Monday, September 17, 2007

Hook Your Reader


I truly hunted for a cartoon that I could put up here, but nothing caught my eye or "hooked" me like this!

For all of you who like to “hook” an editor and a reader on the first page, I’m going to give you the list of items I received from Mary Buckham’s workshop. These are the elements to use on your first page that will hook a reader or editor:

1) The totally unexpected

2) Introduction of a unique character

3) Shocking or clever dialogue

4) Foreshadowing

5) A classic tale or theme

6) A surprise situation

7) Danger or Action

8) Setting that evokes mood or theme

9) Overpowering emotion

10) A question directly raised

You can use one or more of these hooks.

Also from Mary’s Pacing workshop I gathered this information. Some of it I knew some of it was eye opening:

Hooks can keep a reader turning the page and bring up the pacing.

Hooks are:

Action or danger

Overpowering emotion

Surprising situation

An evocative description to pull the reader into a setting

Introducing a unique character

Warning or foreshadowing

Setting a tone or theme

Shocking or witty dialogue

The totally unexpected

Raising a direct question

Where you put hooks:

Opening sentence of a book

Opening paragraph

End of the first page (usually line 16-20)

End of the third page

End of third chapter

Opening a chapter

Ending a chapter

Each new scene

Writing a series- the last sentence of the book

The reasoning on the first five are: If an editor of reader picks up the ms. or book you want to hook them with the opening, then you want to hook them at the bottom of the first page so they will turn the page, and if you can get them hooked at the third page they will keep reading and are snagged . Also you want a hook a the end of the third chapter because most partials are three chapters so whether its an editor or a contest entry, you want the person reading to ask for more.

Your story goal should be made known to the reader by page three.

The beginning of every chapter you need three details to set place- 2 visual and 1 sensory- always set place at the beginning of a chapter.

The strongest hooks raise questions or reactions in a reader.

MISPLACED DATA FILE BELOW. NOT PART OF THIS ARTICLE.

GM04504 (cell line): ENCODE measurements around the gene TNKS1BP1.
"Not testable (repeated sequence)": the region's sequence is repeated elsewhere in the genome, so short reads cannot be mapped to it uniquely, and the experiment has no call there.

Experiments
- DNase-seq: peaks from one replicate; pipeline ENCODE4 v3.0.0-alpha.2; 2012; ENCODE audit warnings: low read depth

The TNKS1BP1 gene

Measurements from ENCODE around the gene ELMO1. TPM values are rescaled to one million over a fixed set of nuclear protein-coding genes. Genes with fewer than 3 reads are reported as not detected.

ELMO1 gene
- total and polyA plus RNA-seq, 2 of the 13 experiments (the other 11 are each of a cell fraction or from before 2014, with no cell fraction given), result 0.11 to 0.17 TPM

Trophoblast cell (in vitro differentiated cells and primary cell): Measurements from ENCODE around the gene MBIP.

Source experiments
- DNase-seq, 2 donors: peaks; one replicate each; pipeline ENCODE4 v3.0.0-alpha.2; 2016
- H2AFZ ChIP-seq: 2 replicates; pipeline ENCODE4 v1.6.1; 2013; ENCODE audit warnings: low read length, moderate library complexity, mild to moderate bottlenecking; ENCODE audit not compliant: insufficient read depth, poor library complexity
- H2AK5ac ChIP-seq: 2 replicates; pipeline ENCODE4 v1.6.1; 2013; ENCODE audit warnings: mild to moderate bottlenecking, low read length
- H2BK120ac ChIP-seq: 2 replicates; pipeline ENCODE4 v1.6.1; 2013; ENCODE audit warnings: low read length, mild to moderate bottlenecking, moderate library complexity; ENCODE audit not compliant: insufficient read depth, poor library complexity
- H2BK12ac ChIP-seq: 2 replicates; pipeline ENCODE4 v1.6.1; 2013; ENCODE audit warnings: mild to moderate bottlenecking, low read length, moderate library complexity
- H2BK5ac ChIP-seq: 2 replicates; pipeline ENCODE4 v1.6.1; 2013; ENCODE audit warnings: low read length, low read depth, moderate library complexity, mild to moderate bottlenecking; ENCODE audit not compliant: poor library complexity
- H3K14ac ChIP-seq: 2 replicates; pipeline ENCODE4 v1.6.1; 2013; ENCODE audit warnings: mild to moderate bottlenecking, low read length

I didn’t realize there were so many places to put hooks in. I knew the first page and I knew the end of a chapter so they will read the next one, but some of the others were new to me. Also beginning a chapter with three details to set place. I felt if you kept the reader reading, they knew place since they haven’t left the book. So that was one of the many things I learned at this workshop.

And this is only a minuscule amount of the info I learned and will keep feeding you over the next couple of months.

Have you used any of the the above list on the first page in any of your books? If so which ones and give us an example.

7 comments:

Piper Lee said...
This comment has been removed by the author.
Piper Lee said...

Sorry, that was my deleted post. I forgot some punctuation and wanted to redo my post. Duh! LOL

Anyway...

Thanks for this helpful blog Paty! Great list, and I'm excited to hear more about what you've learned.

I don't have any examples. A person would have to write more than I ever do to have examples. LOL

Sounds like that workshop you attended was chock full of great info.

Can't wait to read other's examples of hooks and what they like to use the most!

Paty Jager said...

Here is my example:


Her knuckles turned white and her eyes shone with unshed tears. “These can’t be your parents,” she said in a strangled whisper.
“Why can’t they be my folks? Because their too pretty?” Zeke Halsey watched the woman he planned to marry, continue to stare at the tintype in her shaking hands.
“No. Pa said that man was his brother.”

Items in this:
1) The totally unexpected
3) shocking or clever dialogue
4) foreshadowing
6) a surprise situation
10) a question raised

Alice Sharpe said...

Paty, I'm glad you got so much out of the workshop. It sounds as though much of what Mary had to say resonated with you in a positive way.

I think most successful writers do most of these things most of the time without thinking about it. It's all tension and pacing. As for exact moments when hooks etc... have to happen, I'm not sure I agree with Mary or that I disagree.

Writing is an art, not merely a craft and I for one am leery of a list of must haves (this must be at the beginning of a new chapter, this must be at the end of each scene... )

Worrying about this kind of stuff as I wrote wouldn't work for me. It's far too analytical. Perhaps, though, if a writer is having trouble with tension, this list could act as a guideline for investigating a project to see if you can find where you let the ball drop.

Interesting blog.

wavybrains said...

Great post Paty!! I'm bookmarking this one to come back to when I have more brain cells!! The part about the different places to use hooks was really helpful :)

Barrie said...

I love a book that starts with dialogue. Right in the middle of a conversaton. Interesting post.

Genene said...

Hey, Paty!

Great hook -- and the information was good also! LOL!

Now, what was your question? Oh yeah ...

Here's my example:
Don't you die on me too, Zach Zacata. The thought richocheted thorugh Lauren Westover's mind in tandem with the spotlight flashing across the stage.

This uses:
-Action/danger
-An overpowering emotion
-Warning or foreshadowing
I think!

I really like Mary's workshops and love lists to use as guidelines. I don't go back and make sure I've followed every single suggestion but, as always, adapt what works for my stories and don't worry about the rest.

Thanks for the great info!

Love your example, by the way.